Is there a yawning gap between the international and domestic/associate teams when it comes to access to data and the quality of it, given not all local games are televised?

The videos collected from international cricket, premier domestic championships like the Ranji Trophy, Vitality Blast and major T20 leagues like IPL are, of course, crystal clear. But there are platforms which track down the data of teams like the USA, Namibia, Papua New Guinea and Bhutan too. The quality might be inferior but the videos are decipherable, nonetheless. YouTube videos and the content uploaded by streaming services like Fancode also come in handy.

I was working with Cricket Canada recently as we built up to the T20 World Cup Qualifier in Oman. Although they couldn’t qualify as Ireland and the UAE made it through, we had access to the data of whichever teams we played against during the tournament. There was footage of even those who warmed the bench. It was essential to have that material as our pre-match meetings were based on the reports that emerged after condensing the data.

The treadmill of world cricket means there’s an abundance of data coming up in the form of wagon wheels, dismissal patterns, match-up permutations, beehives, furnaces, bowling trajectories, venue dimensions and pitch conditions etc. As an analyst, it must be a herculean task to cull this barrage of information and make it digestible for a player or coach?

Looking at the most recent videos is crucial for planning and plotting purposes. For instance, ahead of India’s first T20I against South Africa, the home team’s analyst would have gone through the latest data to figure out how Dwayne Pretorious bowled in the PowerPlay, what were Kagiso Rabada’s lengths at the death, at what stage of his innings does David Miller look to accelerate. They would scan the IPL 2022 data to glean as much information about the Proteas as possible. Even though the player’s roles differ in the franchise and national set-ups, the skillsets remain the same. Having this knowledge beforehand gives you a fair idea of how you need to design your own gameplan.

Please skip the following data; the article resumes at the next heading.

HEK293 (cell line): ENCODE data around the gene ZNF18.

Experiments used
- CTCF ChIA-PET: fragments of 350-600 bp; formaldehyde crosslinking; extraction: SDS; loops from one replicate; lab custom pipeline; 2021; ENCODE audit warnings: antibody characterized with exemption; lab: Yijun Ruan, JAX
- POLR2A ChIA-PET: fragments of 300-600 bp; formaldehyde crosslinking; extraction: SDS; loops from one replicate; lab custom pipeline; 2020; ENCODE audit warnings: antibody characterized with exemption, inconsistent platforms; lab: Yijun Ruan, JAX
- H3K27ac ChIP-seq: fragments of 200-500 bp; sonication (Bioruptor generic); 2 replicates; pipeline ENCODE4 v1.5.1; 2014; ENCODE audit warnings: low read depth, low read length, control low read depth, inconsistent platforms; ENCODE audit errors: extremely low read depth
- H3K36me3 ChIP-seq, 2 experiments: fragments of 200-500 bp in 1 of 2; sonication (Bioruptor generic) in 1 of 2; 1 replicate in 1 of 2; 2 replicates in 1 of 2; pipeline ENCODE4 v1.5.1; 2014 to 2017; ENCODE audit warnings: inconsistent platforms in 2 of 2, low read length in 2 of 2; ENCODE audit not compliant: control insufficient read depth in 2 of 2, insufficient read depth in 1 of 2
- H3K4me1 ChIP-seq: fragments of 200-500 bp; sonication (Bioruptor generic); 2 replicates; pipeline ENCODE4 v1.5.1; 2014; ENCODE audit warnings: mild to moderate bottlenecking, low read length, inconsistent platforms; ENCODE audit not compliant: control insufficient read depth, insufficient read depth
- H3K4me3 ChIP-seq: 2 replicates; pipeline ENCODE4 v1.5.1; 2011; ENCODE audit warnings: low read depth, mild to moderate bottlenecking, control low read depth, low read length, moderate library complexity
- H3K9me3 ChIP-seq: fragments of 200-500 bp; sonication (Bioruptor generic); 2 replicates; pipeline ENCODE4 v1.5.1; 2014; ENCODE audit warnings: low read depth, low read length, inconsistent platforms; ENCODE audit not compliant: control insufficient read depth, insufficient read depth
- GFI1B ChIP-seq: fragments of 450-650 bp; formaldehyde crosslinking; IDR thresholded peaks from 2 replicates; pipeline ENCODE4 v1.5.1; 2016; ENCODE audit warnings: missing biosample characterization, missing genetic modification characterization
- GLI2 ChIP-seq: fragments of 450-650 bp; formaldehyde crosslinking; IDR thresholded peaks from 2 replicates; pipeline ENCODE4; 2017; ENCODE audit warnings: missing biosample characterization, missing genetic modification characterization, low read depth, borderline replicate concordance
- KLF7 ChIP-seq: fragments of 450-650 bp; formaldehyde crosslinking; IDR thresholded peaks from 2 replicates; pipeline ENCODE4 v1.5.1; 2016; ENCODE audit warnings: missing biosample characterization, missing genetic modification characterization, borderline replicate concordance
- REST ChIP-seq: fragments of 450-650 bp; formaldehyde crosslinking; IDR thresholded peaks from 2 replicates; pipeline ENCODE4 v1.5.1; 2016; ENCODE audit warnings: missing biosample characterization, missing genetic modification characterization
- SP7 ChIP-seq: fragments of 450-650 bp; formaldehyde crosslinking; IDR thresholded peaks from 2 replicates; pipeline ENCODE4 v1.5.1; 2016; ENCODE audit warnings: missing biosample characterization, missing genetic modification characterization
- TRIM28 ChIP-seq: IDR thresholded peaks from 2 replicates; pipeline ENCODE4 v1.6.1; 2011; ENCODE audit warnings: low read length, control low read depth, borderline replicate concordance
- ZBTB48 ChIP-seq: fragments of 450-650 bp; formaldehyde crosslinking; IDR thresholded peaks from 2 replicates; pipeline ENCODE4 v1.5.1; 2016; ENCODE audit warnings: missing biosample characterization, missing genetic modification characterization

The coach and the captain have to be receptive enough for the data analyst to be able to make an impact because messages are relayed from the top down. We can’t bombard players with complex information because they do get irritated. And it’s not like data is the be-all and end-all when it comes to tactics. But the little tweaks and nudges that can be made in every aspect of the game after interpreting the chunk of data lead to greater efficiency and cohesiveness on the park.

Of late, there has been a lot of emphasis on destigmatizing risk. David Miller for Gujarat Titans, Rishabh Pant for India in Tests, Jos Buttler for England and Virender Sehwag formerly under Sourav Ganguly’s captaincy are prime examples of how batters realize their potential when the fear of failure is removed? How important is it to create an environment of trust so that players feel belonged and express themselves without worrying about the what-ifs?

It is very important to back match-winners because they can finish games single-handedly when on song. Our five fingers are different to each other, right. As a coach you have to determine the style and character of each individual in the squad and cater to their needs. The majority of the high-performance coaches I’ve worked with encourage players to play a fearless brand of cricket, because when the performance pressure is reduced athletes enjoy the game a lot more and naturally tend to do better. For coaches, more carrot and less stick is the way to go in the times we’re living in. Instill your players with confidence and look at them flourish.